Why Are We Doing This?

The Problem

We know there are at least 9,000 people experiencing homelessness on any night in Western Australia. There a many more people who we don't know are homeless. Each year, WA’s specialist homeless services assist over 24,000 people.

These people could be rough sleeping on the streets and in parks, living out of their car, couch surfing with family and friends, living in shopping centres, camping in the bush or staying in squats, boarding houses, temporary hostels and lodges.

Refuges, halfway houses and emergency shelters are only a temporary day-by-day support for homeless people. They are not a home.

There is an urgent need for permanent, low-cost housing to enable people who are homeless to get back on their feet and establish a decent quality of life. They need a place that they can call "My Home".

The high cost of rental housing and dire shortage of affordable housing has made the need for a supply of homes for people who are homeless all the more urgent.

9,000 homeless people.
In Western Australia.

The Urgent Need for Housing

In Australia, there is an unprecedented growth in the number of people experiencing homelessness. This could be through personal circumstances but the increasing costing of housing is making it more difficult to rent in the private market.

Financial stress occurs when the cost of accommodation is 30% or more of the individual’s income. People on Keystart or other social benefits simply cannot afford to pay private market rent.

The Western Australian Government and the Western Australian Alliance to End Homelessness have both released ten year strategies to reach zero homelessness in our communities.

Both have identified affordable, accessible housing as the number one priority needed to achieve zero homelessness. However, we are still not seeing an increase in housing supply for homeless people.

Zero homelessness in a community is when the number of people moving on from a homeless situation is equal or greater to the number of people becoming homeless.

We cannot wait for, or expect, the Government to do the job of providing housing alone. We need to come together in a joint effort using the assets, capital, expertise and strategic thinking of the community as well as research and lessons learned from overseas and other Australian states to increase rapidly housing supply.

We have an abundance of vacant unused land in the Perth metropolitan area and regional centres, such as land owned by statutory authorities, State and Federal Governments, local councils, the Church and other community organisations. This land could be put to good use.

In Australia, there is an unprecedented growth in the number of people experiencing homelessness. This could be through personal circumstances but the increasing costing of housing is making it more difficult to rent in the private market.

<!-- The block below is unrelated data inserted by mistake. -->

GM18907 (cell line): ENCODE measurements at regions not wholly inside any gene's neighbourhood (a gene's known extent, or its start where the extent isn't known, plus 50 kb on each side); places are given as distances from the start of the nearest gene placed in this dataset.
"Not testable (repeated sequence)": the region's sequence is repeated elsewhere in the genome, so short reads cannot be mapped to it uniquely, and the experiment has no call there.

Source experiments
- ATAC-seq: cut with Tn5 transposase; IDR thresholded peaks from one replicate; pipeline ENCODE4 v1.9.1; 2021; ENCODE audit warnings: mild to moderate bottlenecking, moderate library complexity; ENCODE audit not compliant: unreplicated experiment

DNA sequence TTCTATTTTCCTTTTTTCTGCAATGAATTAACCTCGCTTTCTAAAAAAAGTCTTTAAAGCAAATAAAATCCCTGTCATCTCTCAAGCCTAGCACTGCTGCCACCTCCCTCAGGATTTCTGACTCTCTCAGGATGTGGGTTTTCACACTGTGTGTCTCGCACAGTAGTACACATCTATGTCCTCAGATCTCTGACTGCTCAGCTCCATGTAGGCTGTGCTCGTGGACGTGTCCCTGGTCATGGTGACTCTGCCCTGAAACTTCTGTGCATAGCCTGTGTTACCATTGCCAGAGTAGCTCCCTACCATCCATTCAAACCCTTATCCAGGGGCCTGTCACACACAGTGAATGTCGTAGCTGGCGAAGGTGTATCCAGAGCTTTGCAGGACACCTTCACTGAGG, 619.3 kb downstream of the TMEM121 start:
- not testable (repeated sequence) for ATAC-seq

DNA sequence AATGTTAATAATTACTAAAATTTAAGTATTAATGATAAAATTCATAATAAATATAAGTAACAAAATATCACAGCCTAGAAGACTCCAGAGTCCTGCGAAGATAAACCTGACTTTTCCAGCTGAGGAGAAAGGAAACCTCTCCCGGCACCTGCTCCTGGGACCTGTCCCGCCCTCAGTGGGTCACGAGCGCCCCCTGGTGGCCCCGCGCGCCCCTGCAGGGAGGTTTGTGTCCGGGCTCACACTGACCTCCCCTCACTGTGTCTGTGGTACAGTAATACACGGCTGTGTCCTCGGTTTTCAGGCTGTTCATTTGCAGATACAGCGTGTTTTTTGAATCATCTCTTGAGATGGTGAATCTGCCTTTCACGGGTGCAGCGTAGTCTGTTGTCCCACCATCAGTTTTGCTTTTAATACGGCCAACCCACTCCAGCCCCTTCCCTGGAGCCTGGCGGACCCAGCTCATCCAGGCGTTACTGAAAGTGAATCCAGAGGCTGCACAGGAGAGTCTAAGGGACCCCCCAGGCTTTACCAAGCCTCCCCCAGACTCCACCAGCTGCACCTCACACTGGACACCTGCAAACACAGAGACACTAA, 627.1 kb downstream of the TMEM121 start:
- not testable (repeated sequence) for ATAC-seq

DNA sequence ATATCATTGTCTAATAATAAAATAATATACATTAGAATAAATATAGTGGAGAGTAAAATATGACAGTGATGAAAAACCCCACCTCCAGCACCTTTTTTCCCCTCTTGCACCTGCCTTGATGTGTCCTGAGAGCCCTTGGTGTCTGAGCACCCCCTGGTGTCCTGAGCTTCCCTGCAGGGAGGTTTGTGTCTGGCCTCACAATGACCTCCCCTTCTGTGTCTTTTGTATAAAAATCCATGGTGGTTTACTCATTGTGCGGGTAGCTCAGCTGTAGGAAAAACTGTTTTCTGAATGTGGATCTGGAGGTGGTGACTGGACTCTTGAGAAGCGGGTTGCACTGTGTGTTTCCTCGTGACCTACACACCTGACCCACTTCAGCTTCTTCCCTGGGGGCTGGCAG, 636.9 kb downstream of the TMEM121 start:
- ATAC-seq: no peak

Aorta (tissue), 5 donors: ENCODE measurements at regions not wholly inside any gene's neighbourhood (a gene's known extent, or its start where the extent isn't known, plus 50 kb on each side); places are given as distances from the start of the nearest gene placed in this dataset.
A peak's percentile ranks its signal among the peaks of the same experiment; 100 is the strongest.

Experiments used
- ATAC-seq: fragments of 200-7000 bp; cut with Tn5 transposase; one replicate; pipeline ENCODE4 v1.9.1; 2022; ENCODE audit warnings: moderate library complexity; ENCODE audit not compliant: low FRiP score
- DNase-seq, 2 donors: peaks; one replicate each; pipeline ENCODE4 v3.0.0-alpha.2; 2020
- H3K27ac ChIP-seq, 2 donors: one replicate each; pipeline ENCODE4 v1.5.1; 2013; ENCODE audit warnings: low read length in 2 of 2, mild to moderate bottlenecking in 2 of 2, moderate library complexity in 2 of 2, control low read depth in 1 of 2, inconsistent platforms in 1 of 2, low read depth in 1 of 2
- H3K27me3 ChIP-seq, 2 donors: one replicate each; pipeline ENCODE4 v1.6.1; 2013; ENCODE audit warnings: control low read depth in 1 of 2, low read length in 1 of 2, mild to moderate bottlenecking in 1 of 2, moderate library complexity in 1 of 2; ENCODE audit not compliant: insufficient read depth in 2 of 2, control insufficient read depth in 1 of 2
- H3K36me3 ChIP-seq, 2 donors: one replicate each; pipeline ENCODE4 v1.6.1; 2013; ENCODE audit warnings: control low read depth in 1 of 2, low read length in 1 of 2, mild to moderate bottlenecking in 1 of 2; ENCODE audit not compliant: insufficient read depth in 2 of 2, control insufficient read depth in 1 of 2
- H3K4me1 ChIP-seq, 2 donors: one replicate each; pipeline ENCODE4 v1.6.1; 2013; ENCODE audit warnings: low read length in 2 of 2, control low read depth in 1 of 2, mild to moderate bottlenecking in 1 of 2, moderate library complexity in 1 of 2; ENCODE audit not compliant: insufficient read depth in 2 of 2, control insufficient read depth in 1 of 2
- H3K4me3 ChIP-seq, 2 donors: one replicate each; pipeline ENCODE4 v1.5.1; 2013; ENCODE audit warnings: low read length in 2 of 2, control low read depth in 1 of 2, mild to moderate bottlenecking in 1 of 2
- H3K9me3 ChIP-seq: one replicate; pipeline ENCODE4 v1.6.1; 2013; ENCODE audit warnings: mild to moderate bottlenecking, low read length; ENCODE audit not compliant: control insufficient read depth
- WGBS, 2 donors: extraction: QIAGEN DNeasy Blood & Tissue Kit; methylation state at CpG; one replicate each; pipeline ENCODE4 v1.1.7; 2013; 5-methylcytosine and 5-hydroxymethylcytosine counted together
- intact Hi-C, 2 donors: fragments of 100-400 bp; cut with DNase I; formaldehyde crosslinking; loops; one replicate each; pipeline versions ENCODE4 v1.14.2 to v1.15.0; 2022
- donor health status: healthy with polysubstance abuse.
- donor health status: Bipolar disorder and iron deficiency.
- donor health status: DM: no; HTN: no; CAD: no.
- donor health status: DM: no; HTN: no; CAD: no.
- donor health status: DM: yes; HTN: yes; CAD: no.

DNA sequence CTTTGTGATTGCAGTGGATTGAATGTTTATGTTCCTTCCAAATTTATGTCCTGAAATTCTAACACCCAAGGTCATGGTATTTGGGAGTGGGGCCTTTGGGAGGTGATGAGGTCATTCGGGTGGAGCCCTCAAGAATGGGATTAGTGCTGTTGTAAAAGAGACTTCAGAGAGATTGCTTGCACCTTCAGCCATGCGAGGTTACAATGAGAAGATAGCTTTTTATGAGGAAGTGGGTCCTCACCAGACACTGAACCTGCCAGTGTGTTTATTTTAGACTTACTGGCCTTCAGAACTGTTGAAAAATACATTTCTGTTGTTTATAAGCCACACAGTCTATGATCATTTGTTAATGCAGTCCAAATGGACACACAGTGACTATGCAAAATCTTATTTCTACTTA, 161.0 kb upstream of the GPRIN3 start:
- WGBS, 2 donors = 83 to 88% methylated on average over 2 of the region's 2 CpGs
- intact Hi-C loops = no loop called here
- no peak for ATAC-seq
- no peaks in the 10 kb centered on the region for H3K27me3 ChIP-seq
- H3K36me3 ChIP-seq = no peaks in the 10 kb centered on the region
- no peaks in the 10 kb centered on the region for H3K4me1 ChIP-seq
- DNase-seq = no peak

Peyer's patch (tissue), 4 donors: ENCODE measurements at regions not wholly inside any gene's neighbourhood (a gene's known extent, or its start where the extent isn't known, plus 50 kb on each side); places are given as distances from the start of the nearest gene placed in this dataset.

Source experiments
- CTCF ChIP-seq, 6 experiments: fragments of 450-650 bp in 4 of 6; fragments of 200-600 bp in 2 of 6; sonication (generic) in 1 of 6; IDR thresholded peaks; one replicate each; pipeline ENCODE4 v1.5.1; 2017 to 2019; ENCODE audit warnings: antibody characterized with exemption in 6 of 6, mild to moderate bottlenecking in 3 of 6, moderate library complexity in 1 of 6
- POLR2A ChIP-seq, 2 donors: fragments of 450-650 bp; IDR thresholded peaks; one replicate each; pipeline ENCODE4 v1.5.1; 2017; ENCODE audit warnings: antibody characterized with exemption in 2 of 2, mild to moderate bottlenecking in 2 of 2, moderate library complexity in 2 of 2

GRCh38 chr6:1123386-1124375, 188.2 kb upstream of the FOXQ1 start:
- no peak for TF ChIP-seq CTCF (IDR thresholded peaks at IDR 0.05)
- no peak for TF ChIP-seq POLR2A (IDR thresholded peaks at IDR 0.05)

Investment in permanent housing is a key driver in enabling people to find employment, undertake training and regain a self-sufficient life.

A Real Solution To Housing Homeless People

Housing First

The Housing First model is widely accepted in Europe, USA, Canada and Australia as a best practice response to reducing homelessness.

Communities in Finland, Canada and the US have achieved, or are on their way to achieving, Zero Homelessness.

Housing First works on the premise that if someone has permanent, secure, safe housing that they can call "my home", then chances of progressing to an independent and dignified quality of life are significantly increased.

Delivering successful results

Precedents show that Housing First has around 80% success rate, i.e. people do not regress to homelessness, as well as significant reductions in clients presenting to emergency departments and dealing with the justice system.

Statistical evidence confirms that visits to emergency medical centres and other crisis services are dramatically reduced when people have permanent housing, which in turn reduces the costs of providing these services.

In Australia, Housing First projects have demonstrated that providing housing to homeless people can save the State government $13,000+ a year per person in government-provided services.

Housing First makes it easier for support service agencies to establish a relationship when a person has a fixed address, and to assist with:

  • Finding employment
  • Undertaking training
  • Managing medical and social issues
  • Rebuilding personal dignity and self-worth
  • Regaining a self-sufficient life.

The State Government and WA Alliance to End Homelessness are supportive of the Housing First model.

Three Types of Homeless Accommodation

"My Home" addresses the needs of a specific group of homeless people.

Zero Homelessness

We accept that we cannot eliminate homelessness whilst there are social issues at play in our communities, such as domestic violence, personal financial crisis, inadequate mental health care, family breakdown, drug and alcohol addiction. However, we can achieve Zero Homelessness by ensuring that people can access housing and support services as soon as they become homeless or are at risk of homelessness.

In essence, Functional Zero Homelessness is when the number of new people using homelessness services in a community is less than or equal to the number of people who exit homelessness through being housed, leaving the community, becoming self-sufficient or dying.

The intention is that by using real-time data to track and improve performance and by involving the community in solutions to end homelessness, organisations will adopt those practices that support the most efficient allocation of resources to achieve more effective, efficient results.

Zero Homelessness Resources

Community Solutions: Approach To Homelessness

Alliance to End Homelessness (AAEH): The A To Z of Homelessness

Australian Housing and Urban Research Institute (AHURI): What Is Functional Zero?